Our Education for Sustainable Development Curriculum in One View

Our Education for Sustainable Development (ESD) curriculum emerged as a means to address the need we saw in merging science knowledge and practical skills to real issues we encountered in the USA, India, Myanmar, Ghana, Rwanda, Uganda, Nigeria as we implemented projects. The curriculum development and curation process reaffirmed Sustainable Development Goals (SDGs) to be a great reference for framing the issues the curricula addresses. Please read on for more information!


The ICT Center Model devised by Center for Sustainable Development (CSD)'s education team led by Dr. Radhika Iyengar and Infrastructure for Sustainable Development (i4SD)'s Joaquin Aviles Lopez trains young women and men on computer, English, business/financial and life skills and environmental awareness to prepare them for local employment opportunities in a solar-powered Center.

The main curriculum framework, contents and assessments were developed at CSD by Haein Shin, with contextualization of content done at site levels in consultation with local education facilitators and coordinators. While the Model plays out in various forms depending on site specifications, the ICT Center is intended to also supply clean energy to the Center as well as its surroundings. The longer-term vision is to enable income-generating activities with solar-provided electricity.

In some sites, existing vocational training centers were targeted for partnership so that the ICT Center curriculum can further support existing skills training. Rather than being a standalone curriculum, the curriculum incorporates application to real life examples and situations as much as possible, in both IT skills as well as communication, marketing, scenarios for job readiness and preparation.

Strong elements of affective education, whereby the trainees' aspirations, dreams and feelings aligned to their personal and interpersonal growth, is emphasized as one of the foundational considerations in content development. The humanistic approach of Carl Rogers influenced the framework of the curricular approach, with mental and emotional health of learners considered as the foremost criteria for successful curriculum implementation. The few elements deemed as key to a successful curricula experience as articulated by Rogers, included (Ellis, 2004):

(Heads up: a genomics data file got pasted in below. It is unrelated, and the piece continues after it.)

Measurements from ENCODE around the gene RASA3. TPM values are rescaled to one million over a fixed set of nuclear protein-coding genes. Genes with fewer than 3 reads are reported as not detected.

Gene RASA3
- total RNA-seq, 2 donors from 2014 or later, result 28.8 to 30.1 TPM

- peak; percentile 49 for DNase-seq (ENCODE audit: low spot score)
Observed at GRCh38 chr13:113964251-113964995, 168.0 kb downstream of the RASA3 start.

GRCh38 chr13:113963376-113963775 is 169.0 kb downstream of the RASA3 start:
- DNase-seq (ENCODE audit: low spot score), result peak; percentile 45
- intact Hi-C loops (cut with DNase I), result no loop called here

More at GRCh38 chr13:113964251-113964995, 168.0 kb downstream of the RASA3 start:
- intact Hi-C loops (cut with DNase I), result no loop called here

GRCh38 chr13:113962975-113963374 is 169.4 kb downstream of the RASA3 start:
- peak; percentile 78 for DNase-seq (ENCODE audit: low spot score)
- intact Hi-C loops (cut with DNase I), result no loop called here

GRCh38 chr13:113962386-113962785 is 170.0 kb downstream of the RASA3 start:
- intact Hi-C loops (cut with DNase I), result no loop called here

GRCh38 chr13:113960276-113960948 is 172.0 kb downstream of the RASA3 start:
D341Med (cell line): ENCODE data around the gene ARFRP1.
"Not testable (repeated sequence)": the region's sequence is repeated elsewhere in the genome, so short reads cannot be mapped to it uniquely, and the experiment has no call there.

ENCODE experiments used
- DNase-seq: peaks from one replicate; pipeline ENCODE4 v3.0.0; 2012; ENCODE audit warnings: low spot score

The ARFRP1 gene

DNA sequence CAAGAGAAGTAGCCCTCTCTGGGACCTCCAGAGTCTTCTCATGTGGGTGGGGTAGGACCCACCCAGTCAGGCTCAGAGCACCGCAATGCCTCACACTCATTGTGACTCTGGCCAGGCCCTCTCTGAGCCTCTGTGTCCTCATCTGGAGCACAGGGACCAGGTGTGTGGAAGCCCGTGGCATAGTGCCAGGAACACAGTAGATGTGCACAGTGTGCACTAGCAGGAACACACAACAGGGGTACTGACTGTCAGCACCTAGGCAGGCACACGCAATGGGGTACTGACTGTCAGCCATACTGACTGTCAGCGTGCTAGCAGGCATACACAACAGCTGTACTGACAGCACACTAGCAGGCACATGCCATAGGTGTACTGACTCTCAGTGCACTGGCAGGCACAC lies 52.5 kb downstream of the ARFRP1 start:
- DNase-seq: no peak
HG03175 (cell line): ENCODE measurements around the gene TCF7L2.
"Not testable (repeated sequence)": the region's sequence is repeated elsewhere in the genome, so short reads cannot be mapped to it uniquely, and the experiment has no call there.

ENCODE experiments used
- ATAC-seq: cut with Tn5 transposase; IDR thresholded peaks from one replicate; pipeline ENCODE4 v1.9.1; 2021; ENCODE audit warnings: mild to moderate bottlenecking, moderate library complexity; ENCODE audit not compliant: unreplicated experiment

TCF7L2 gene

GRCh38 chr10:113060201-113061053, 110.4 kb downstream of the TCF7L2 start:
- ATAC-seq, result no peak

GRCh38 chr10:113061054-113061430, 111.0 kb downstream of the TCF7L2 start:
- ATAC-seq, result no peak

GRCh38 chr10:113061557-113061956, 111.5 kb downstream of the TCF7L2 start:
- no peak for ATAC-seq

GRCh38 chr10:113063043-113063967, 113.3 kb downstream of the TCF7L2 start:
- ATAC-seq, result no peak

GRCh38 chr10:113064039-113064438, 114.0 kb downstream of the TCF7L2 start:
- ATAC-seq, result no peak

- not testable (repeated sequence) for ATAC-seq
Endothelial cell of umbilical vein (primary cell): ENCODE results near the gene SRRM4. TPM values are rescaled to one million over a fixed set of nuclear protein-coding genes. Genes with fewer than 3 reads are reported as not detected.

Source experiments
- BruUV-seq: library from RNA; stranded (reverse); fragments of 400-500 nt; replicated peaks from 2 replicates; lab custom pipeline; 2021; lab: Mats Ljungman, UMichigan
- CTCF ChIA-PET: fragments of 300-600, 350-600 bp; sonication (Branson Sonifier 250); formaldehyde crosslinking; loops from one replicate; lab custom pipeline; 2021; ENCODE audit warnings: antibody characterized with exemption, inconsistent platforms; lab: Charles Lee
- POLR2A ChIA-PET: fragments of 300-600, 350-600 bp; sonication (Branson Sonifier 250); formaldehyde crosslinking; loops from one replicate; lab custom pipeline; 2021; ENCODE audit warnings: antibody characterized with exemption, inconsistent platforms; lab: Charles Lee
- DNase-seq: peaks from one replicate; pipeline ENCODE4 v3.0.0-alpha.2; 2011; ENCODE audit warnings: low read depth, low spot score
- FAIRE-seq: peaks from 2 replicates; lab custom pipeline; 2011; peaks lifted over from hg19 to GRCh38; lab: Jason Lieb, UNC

• climate of trust

  • participatory mode of decision making

  • teachers acting as facilitators of learning

  • helping students to prize themselves 


The aim of Science for Everyday Decisions: Education & Environment for Sustainable Development is to translate science research by earth scientists into easily digestible knowledge for the public and masses in all settings around the world, of all educational levels, so that the everyday implications of our footprint on our environment and the need to pressure our businesses, industries and governments for a more sustainable world—are real and felt.


The project is led by Dr. Radhika Iyengar, Director of Education of Center for Sustainable Development (CSD) of Earth Institute, Columbia University and the curriculum framework and pedagogical approaches is designed and curated by Haein Shin, Education Technical Adviser.


We collaborate closely with content experts who are earth scientists at Lamont Doherty Earth Observatory, Earth Institute, Columbia University, with initial inputs by Professors Joaquim Goes, Lex Van Geen and Margie Turrin. 

The content also features series of videos with practitioners, experts and activists, including youth, from various industries. Each week, we upload new content on www.edforsd.org.


Fluoride Awareness

Plastic Pollution: Micro plastics, microfibers, micro beads

Plastic Pollution: Reuse for art/fashion


By presenting science that is alive and relevant to the daily lives of students, the Eco Ambassadors program is meant to engage our next generation youth in all places, so that they can begin educating their own communities about local environmental issues and start small steps to solving these issues with community action. It aims to engage interested participants in meaningful ways. Parts of the program uses Design for Change’s Feel-Imagine-Do-Share method. The initiative is in partnership with Sustainable Development Solutions Network's Global Schools Program.

If you are interested in the Eco Ambassador program or starting your chapter, please contact: iyengar@ei.columbia.edu

If you have questions on program contents and activities, please contact: hshin@ei.columbia.edu

Sustainability now or never

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